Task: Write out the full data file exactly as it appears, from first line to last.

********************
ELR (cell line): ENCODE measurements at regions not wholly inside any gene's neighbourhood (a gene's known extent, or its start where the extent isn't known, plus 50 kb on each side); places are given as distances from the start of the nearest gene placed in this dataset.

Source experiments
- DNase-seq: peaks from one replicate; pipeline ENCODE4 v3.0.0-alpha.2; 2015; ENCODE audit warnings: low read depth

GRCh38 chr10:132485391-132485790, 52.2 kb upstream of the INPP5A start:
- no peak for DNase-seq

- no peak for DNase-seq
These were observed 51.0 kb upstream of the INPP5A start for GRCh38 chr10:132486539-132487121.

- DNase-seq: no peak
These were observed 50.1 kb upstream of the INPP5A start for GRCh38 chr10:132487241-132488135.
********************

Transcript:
ELR (cell line): ENCODE measurements at regions not wholly inside any gene's neighbourhood (a gene's known extent, or its start where the extent isn't known, plus 50 kb on each side); places are given as distances from the start of the nearest gene placed in this dataset.

Source experiments
- DNase-seq: peaks from one replicate; pipeline ENCODE4 v3.0.0-alpha.2; 2015; ENCODE audit warnings: low read depth

GRCh38 chr10:132485391-132485790, 52.2 kb upstream of the INPP5A start:
- no peak for DNase-seq

- no peak for DNase-seq
These were observed 51.0 kb upstream of the INPP5A start for GRCh38 chr10:132486539-132487121.

- DNase-seq: no peak
These were observed 50.1 kb upstream of the INPP5A start for GRCh38 chr10:132487241-132488135.